There are things that are simply supposed to happen.  When you place bread in a toaster, you expect toast.  When Natalie Portman establishes herself as an A-list celebrity and Hollywood finally starts making movies with strong female protagonists, we are supposed to get a sequel to Leon: the Professional.

Great poster, great film,
Great poster, great film,

I know you’ve seen The Professional (as it was released in the United States). But allow me to refresh your memory anyway:

Natalie Portman made her feature film debut in 1994 as “Mathilda” a 12 year old girl who befriends a lonely hitman (Jean Reno, aka the really cool French guy from Mission Impossible and Ronin) after the death of her family at the hands of a corrupt DEA agent (Gary Oldman, aka Commissioner Sirius Gordon-Black).  The movie saw a few different releases, as some of the vibes between Portman and Reno were deemed too ‘Lolita-ish’ for middle America.  The film is fantastic.  Go watch it (again).  Right now.  I’ll wait.  Here’s the trailer:

The rest of this depends on you knowing the movie, so seriously go watch it.

Back?  Yeah, it’s great, right?  So here’s what needs to happen.  

Natalie Portman returns in Mathilda: The Professional II.

Hear me out.

Mathilda, having been orphaned first by her sleazy parents and again by her adopted killer father figure grows up to be an assassin too. Because obviously.  Consider that part montage-d, probably during the opening credits.

It's not like the idea of her playing an assassin is a stretch.
It’s not like the idea of her playing an assassin is a stretch.

Now, she’s blown through Leon’s cash, having traveled the world as a mercenary of sorts.  Her traumatic childhood made it difficult to settle down.  She’s beholden (as a #1 badass hitwoman) to the same mob that controlled Leon – a mob now headed by Mafioso Tony’s son – let’s call him James. He’s gonna inevitably be played by Gioavanni Ribsi, so actually let’s just call him Ribsi.

This guy is just really good at playing bad guys. But other people who could play this role include Casey Affleck, David Schwimmer, etc.
This guy is just really good at playing bad guys. But other people who could play this role include Casey Affleck, David Schwimmer, etc.

At a mob gathering where she’s been hired to provide security, she meets Tommy, the 8 year old autistic nephew of Bad Guy Ribsi.  Tommy has an uncanny ability to recite any conversation he’s ever heard.

Do you see where this is going yet?

  • Mafia party gets raided by DEA (including head DEA Agent Willem Defeo)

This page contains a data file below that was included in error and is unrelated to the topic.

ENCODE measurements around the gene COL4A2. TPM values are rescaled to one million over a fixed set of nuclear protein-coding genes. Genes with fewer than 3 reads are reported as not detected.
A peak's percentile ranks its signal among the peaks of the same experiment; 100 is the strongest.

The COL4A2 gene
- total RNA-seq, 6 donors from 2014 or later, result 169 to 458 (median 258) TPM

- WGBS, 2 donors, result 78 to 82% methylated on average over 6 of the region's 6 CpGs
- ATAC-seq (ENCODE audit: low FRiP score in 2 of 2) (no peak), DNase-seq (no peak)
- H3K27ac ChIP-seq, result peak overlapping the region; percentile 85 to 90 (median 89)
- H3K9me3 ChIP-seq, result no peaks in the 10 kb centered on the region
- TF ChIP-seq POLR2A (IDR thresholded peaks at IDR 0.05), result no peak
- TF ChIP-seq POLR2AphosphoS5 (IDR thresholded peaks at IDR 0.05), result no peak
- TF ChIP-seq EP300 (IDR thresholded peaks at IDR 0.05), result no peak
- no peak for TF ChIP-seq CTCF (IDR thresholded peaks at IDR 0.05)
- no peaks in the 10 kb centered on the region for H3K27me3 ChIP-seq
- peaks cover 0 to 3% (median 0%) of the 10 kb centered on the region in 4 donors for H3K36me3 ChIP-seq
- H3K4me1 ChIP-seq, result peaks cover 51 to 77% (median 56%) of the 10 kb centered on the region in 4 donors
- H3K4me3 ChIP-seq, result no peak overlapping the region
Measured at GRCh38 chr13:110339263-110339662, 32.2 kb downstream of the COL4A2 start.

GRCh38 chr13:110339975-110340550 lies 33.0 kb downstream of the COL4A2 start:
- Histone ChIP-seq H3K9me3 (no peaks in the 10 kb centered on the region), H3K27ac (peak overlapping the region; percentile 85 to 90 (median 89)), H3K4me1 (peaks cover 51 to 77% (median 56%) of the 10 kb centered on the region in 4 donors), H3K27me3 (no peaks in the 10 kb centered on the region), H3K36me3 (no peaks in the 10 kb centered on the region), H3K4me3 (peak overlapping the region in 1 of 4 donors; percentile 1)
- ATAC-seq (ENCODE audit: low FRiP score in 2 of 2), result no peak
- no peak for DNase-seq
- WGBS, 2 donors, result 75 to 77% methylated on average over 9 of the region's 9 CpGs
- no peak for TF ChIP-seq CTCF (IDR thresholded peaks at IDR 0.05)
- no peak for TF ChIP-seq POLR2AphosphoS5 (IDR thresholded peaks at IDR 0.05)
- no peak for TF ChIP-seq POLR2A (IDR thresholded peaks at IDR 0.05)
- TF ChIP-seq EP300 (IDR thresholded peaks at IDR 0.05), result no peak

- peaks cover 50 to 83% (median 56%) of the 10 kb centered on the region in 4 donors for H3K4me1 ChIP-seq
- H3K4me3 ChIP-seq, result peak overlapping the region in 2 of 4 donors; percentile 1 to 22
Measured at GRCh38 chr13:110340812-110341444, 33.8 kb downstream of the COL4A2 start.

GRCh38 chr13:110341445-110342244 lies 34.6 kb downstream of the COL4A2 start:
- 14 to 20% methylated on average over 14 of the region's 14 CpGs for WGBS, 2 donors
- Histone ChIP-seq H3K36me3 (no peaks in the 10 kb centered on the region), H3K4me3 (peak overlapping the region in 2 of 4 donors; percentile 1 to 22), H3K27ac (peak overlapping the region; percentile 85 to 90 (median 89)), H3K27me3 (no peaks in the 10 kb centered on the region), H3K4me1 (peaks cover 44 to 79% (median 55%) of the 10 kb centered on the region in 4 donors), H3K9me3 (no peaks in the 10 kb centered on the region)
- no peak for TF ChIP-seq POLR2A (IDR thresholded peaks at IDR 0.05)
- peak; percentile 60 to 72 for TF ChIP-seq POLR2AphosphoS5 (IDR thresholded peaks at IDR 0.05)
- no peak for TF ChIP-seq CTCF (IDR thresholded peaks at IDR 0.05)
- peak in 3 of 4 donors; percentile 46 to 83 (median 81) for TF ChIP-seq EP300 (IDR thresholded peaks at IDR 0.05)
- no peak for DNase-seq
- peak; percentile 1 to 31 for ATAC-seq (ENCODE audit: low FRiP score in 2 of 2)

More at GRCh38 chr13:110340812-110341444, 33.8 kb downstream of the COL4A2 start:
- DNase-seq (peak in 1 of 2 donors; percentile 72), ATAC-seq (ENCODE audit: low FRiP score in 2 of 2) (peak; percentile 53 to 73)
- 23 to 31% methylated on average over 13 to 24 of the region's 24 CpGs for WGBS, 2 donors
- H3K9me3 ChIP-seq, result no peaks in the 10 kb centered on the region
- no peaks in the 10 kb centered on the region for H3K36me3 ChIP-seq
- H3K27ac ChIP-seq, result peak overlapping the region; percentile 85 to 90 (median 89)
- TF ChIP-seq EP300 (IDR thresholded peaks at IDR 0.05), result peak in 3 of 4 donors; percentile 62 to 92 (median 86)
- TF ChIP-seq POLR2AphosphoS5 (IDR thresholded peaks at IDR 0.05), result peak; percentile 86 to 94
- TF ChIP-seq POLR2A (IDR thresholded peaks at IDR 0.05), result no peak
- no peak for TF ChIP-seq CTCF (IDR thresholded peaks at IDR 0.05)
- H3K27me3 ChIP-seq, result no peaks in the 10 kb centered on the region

• Firefight breaks out – Tommy’s father & mother get killed.
  • Mathilda saves little Tommy,

Turns out he’s heard some interesting conversations about Uncle Giovanni Ribsi, regarding some backroom deals with a corrupt DEA agent.

Ribsi, in an effort to get into politics, has staged the raid to cut ties with anyone who could smudge his reputation (like Matilda). He’s made a deal with the DEA to lock down the drug trade, giving Agent McCorruption (Willem Defoe, really) some of the action.

Tommy doesn’t understand what he has heard, but can recite it all.  

Also, he’s a hacker. 

Mathilda and Tommy find themselves on the run from the bad guys.

Mathilda, remembering all too well her times with Leon, decides to help Tommy avenge his parents.

There would be a scene identical to this.
There would be a scene identical to this.

HOW HAS THIS NOT BEEN A MOVIE YET??!?

Things to consider:

  • Since Jurassic Park, everyone has enjoyed hacker kids saving the day. Maybe an Edward Snowden cameo?
  • Natalie Portman.
  • Many gun battles
  • Visiting Leon’s grave.  Sad part. 
  • Also, if you don’t recall, she planted a tree at the end of the original film. They go visit that tree too. Second sad part. (Edit: it’s actually a houseplant. Okay, so maybe the houseplant is still in the ground and they visit it?)
  • Also, Tommy’s eight – and eight year olds are funny.
  • Lots of ‘lets uncover the awesome stash of guns’ bits, where the eight year old pulls out a heavy one and almost drops it.  You’ll laugh.
  • Could be an on-the-run exotic travel movie.  Let’s say Capri because I want to go there.
  • Maybe when they go to visit the tree (or houseplant) from the first movie, that’s where one of the shoot-outs is.
  • So many feels – revenge, loss, bonding, Natalie Portman.
  • This simply must happen.  Natalie, this part was the part you were born for.  
  • It ends with Natalie dying, and in a few decades we can get the third installment in the trilogy.

Universe, we’re waiting.